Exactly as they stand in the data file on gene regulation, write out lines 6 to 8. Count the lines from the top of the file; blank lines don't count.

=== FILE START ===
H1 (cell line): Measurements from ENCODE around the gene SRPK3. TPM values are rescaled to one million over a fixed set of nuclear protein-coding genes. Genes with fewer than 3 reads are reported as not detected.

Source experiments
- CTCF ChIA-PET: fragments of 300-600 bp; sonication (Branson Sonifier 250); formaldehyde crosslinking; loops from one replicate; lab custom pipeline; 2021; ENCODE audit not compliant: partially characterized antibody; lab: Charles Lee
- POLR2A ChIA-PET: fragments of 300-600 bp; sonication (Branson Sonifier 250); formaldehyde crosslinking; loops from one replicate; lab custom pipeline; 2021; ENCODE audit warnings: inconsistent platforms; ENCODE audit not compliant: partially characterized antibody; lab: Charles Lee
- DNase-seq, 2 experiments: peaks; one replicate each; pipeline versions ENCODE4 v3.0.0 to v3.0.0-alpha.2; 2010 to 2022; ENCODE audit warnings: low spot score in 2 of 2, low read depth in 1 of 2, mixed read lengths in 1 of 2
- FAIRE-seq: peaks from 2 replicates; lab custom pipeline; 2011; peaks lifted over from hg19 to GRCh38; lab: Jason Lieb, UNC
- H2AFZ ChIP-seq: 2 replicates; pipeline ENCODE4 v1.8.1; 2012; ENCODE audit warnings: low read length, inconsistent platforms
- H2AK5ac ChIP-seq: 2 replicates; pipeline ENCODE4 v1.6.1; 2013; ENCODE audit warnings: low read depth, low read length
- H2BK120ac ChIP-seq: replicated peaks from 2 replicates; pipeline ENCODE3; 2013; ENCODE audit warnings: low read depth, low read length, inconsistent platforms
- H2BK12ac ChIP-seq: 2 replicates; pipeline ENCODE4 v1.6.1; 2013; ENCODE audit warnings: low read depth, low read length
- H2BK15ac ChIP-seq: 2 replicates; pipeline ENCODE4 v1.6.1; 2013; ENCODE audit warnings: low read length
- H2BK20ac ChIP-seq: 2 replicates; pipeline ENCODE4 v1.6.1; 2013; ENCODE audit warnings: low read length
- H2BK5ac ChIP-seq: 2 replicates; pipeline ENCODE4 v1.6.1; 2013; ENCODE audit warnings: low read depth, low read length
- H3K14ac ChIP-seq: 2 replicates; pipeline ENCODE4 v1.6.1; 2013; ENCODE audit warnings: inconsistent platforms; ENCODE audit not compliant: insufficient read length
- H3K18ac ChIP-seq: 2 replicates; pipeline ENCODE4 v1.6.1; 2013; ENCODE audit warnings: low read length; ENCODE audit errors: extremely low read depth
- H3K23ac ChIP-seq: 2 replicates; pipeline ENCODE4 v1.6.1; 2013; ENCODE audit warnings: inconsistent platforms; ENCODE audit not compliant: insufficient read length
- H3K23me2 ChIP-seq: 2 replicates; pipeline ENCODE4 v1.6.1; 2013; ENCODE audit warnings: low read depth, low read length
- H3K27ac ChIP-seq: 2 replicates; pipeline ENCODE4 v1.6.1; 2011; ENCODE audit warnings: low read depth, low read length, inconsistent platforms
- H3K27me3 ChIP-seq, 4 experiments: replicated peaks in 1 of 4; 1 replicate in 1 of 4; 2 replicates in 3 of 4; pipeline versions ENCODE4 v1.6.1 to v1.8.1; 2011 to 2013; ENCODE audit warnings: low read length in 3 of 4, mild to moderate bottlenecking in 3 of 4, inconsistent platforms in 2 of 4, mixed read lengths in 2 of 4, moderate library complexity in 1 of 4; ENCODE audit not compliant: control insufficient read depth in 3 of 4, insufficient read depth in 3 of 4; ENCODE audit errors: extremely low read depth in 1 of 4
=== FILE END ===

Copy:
- FAIRE-seq: peaks from 2 replicates; lab custom pipeline; 2011; peaks lifted over from hg19 to GRCh38; lab: Jason Lieb, UNC
- H2AFZ ChIP-seq: 2 replicates; pipeline ENCODE4 v1.8.1; 2012; ENCODE audit warnings: low read length, inconsistent platforms
- H2AK5ac ChIP-seq: 2 replicates; pipeline ENCODE4 v1.6.1; 2013; ENCODE audit warnings: low read depth, low read length